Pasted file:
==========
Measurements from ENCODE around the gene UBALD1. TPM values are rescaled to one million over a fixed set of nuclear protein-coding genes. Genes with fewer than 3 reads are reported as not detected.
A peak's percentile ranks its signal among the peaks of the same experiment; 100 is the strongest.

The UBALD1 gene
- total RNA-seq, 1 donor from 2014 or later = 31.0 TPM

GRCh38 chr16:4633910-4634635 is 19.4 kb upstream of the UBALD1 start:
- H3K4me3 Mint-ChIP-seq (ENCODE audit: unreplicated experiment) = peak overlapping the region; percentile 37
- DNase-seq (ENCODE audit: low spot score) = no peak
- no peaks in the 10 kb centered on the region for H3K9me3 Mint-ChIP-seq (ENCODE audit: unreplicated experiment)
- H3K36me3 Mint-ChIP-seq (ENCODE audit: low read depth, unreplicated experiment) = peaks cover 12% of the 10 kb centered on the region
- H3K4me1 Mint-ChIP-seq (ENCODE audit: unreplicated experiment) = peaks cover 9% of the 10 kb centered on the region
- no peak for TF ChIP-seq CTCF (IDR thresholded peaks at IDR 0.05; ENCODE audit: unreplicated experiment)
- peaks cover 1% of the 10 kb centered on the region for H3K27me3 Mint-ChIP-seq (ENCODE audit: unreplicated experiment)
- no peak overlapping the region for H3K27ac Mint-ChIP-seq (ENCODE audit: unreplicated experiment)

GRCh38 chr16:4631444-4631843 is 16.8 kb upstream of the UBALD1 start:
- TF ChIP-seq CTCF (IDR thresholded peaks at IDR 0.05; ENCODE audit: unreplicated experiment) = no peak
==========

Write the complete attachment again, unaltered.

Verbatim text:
Measurements from ENCODE around the gene UBALD1. TPM values are rescaled to one million over a fixed set of nuclear protein-coding genes. Genes with fewer than 3 reads are reported as not detected.
A peak's percentile ranks its signal among the peaks of the same experiment; 100 is the strongest.

The UBALD1 gene
- total RNA-seq, 1 donor from 2014 or later = 31.0 TPM

GRCh38 chr16:4633910-4634635 is 19.4 kb upstream of the UBALD1 start:
- H3K4me3 Mint-ChIP-seq (ENCODE audit: unreplicated experiment) = peak overlapping the region; percentile 37
- DNase-seq (ENCODE audit: low spot score) = no peak
- no peaks in the 10 kb centered on the region for H3K9me3 Mint-ChIP-seq (ENCODE audit: unreplicated experiment)
- H3K36me3 Mint-ChIP-seq (ENCODE audit: low read depth, unreplicated experiment) = peaks cover 12% of the 10 kb centered on the region
- H3K4me1 Mint-ChIP-seq (ENCODE audit: unreplicated experiment) = peaks cover 9% of the 10 kb centered on the region
- no peak for TF ChIP-seq CTCF (IDR thresholded peaks at IDR 0.05; ENCODE audit: unreplicated experiment)
- peaks cover 1% of the 10 kb centered on the region for H3K27me3 Mint-ChIP-seq (ENCODE audit: unreplicated experiment)
- no peak overlapping the region for H3K27ac Mint-ChIP-seq (ENCODE audit: unreplicated experiment)

GRCh38 chr16:4631444-4631843 is 16.8 kb upstream of the UBALD1 start:
- TF ChIP-seq CTCF (IDR thresholded peaks at IDR 0.05; ENCODE audit: unreplicated experiment) = no peak